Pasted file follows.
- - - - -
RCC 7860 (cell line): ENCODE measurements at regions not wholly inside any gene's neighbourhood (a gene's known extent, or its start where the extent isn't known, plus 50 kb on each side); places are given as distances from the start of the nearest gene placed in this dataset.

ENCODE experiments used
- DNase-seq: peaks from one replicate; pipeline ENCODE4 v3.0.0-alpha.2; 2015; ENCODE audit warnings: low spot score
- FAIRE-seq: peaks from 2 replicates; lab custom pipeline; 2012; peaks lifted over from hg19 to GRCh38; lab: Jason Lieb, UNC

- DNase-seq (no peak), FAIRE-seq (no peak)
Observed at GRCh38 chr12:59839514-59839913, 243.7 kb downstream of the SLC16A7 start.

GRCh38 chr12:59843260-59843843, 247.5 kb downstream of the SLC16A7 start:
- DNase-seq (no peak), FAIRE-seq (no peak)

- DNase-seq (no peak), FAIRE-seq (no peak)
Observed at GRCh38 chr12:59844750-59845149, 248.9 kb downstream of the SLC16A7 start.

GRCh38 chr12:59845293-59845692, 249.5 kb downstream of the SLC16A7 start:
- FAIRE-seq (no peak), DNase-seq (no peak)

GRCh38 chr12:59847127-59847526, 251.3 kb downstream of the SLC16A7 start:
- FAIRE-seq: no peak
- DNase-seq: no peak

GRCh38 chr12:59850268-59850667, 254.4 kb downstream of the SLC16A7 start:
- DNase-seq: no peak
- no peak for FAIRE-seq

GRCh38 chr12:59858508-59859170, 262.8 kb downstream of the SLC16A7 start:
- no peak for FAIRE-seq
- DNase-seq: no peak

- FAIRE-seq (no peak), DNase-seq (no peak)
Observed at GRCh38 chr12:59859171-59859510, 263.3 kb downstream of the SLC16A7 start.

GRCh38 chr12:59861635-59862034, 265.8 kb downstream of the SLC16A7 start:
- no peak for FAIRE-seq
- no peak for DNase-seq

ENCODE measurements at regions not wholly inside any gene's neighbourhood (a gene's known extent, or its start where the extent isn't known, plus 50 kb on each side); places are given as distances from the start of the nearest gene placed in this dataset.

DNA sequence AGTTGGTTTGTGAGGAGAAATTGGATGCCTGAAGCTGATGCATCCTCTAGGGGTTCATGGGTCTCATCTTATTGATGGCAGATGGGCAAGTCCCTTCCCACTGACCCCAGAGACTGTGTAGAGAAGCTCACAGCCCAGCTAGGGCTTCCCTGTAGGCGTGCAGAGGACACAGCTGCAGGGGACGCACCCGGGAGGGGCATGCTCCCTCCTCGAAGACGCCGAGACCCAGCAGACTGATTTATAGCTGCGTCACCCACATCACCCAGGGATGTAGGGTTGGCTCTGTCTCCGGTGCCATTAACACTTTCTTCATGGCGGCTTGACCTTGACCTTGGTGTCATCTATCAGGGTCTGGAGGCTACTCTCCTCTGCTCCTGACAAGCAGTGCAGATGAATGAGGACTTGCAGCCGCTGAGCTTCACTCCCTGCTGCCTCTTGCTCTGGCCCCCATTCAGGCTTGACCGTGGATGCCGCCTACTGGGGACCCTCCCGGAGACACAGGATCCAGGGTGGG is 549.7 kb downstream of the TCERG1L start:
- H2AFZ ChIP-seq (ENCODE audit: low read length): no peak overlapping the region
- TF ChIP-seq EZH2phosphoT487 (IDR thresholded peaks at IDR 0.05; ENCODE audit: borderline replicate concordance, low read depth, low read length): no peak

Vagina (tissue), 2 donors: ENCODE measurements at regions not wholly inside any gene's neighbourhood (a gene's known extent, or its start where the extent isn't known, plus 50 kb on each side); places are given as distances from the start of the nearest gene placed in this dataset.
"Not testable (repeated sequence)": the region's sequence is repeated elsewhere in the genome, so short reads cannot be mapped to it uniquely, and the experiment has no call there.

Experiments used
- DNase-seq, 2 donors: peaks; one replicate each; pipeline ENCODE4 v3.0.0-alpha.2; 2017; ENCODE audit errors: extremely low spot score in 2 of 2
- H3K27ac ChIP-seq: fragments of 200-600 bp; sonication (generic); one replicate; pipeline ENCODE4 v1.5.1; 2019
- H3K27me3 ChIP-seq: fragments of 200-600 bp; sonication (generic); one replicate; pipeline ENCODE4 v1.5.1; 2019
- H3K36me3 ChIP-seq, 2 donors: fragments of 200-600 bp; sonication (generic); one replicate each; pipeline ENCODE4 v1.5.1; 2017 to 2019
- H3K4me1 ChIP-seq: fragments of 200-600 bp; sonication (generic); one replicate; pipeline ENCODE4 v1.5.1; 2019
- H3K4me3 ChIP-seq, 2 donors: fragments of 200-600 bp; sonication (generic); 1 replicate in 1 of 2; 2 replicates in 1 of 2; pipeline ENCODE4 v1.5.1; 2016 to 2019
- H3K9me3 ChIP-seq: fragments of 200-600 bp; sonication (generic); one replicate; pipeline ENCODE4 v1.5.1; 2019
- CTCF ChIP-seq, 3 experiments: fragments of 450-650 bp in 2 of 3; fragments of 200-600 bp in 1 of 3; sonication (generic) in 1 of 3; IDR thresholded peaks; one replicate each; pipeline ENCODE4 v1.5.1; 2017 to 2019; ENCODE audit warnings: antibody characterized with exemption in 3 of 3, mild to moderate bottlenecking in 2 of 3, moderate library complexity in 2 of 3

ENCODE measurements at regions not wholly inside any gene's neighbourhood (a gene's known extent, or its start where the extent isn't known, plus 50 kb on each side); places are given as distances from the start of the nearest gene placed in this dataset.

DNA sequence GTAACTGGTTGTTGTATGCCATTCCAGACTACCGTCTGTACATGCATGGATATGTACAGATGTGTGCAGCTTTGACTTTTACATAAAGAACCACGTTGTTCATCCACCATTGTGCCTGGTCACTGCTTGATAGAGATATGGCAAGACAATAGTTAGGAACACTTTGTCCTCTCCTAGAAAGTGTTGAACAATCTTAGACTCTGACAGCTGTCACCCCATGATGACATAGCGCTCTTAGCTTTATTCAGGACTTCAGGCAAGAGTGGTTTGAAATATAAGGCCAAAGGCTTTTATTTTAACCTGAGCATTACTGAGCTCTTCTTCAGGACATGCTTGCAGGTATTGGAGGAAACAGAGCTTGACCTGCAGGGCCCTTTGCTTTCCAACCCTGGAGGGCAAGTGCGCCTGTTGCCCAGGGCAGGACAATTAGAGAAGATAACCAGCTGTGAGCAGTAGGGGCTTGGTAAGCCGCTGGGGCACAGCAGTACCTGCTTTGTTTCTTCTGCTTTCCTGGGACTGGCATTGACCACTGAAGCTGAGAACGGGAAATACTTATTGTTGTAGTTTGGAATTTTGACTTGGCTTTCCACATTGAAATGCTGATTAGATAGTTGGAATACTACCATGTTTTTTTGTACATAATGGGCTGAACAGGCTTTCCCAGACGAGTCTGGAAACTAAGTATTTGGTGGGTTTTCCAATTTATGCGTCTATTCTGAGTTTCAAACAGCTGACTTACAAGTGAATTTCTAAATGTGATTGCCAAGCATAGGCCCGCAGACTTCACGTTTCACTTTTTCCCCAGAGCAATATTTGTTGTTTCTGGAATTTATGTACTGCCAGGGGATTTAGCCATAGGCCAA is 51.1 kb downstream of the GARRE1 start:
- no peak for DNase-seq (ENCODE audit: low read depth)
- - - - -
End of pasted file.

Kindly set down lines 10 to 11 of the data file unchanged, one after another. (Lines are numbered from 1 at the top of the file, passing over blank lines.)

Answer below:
Observed at GRCh38 chr12:59844750-59845149, 248.9 kb downstream of the SLC16A7 start.

GRCh38 chr12:59845293-59845692, 249.5 kb downstream of the SLC16A7 start: